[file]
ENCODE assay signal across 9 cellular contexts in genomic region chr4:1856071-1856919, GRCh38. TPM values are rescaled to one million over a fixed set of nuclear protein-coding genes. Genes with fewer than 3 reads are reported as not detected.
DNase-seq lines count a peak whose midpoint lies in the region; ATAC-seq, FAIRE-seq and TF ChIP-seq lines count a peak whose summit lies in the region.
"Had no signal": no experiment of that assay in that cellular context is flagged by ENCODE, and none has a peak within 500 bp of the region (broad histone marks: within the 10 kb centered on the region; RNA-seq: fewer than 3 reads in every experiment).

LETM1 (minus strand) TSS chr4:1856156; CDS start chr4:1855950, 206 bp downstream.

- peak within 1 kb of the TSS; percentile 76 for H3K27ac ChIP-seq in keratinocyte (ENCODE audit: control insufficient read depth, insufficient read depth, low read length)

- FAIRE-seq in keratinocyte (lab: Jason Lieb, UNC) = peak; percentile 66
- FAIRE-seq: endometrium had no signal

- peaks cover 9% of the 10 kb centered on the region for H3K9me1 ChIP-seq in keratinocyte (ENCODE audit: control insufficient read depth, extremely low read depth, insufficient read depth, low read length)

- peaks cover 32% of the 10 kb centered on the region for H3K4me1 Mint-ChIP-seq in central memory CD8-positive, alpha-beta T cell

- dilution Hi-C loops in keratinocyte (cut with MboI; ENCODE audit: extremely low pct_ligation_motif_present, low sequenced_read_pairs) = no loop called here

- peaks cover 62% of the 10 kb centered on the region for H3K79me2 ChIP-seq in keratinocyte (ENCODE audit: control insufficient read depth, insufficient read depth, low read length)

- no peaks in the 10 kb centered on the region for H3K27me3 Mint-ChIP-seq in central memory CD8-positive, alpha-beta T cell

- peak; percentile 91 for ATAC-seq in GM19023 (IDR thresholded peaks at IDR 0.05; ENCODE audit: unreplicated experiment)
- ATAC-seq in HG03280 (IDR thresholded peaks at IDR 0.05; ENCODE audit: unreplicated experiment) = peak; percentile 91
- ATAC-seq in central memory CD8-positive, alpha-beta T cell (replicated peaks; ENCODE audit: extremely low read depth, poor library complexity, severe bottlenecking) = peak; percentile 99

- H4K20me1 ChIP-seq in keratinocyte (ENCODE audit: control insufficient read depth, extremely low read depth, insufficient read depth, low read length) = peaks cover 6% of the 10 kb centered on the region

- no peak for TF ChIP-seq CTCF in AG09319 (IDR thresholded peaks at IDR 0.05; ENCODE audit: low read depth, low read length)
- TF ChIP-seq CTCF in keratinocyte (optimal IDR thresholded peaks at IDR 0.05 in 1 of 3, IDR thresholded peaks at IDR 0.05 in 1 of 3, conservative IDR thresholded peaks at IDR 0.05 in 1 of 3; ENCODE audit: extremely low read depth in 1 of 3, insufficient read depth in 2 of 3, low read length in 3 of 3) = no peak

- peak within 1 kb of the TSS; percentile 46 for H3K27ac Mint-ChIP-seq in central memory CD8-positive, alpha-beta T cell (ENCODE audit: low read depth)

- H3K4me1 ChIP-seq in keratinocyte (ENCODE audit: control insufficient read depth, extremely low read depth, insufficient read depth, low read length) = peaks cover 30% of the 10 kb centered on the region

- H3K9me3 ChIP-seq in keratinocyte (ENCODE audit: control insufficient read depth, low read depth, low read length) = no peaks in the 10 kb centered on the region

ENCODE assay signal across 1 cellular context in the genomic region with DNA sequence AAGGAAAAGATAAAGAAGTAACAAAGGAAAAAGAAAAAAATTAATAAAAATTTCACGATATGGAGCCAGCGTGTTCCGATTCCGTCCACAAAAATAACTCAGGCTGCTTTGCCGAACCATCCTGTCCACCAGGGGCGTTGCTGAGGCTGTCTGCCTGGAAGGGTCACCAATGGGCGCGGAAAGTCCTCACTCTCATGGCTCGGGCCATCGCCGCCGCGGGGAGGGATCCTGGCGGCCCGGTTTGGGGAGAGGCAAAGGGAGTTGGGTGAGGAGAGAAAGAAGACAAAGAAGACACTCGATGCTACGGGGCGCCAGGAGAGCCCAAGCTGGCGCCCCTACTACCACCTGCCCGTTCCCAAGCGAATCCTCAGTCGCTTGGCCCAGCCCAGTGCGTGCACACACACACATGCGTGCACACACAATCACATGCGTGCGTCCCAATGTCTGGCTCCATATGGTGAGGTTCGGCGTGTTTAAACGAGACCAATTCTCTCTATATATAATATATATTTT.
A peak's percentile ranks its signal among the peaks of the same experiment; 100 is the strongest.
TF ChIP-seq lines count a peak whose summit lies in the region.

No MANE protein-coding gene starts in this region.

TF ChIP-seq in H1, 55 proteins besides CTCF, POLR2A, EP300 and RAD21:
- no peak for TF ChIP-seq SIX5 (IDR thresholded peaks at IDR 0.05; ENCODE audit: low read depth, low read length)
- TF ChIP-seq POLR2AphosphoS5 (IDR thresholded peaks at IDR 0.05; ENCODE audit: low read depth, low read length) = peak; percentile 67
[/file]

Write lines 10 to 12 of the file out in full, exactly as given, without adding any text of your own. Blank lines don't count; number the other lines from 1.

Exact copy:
- dilution Hi-C loops in keratinocyte (cut with MboI; ENCODE audit: extremely low pct_ligation_motif_present, low sequenced_read_pairs) = no loop called here

- peaks cover 62% of the 10 kb centered on the region for H3K79me2 ChIP-seq in keratinocyte (ENCODE audit: control insufficient read depth, insufficient read depth, low read length)

- no peaks in the 10 kb centered on the region for H3K27me3 Mint-ChIP-seq in central memory CD8-positive, alpha-beta T cell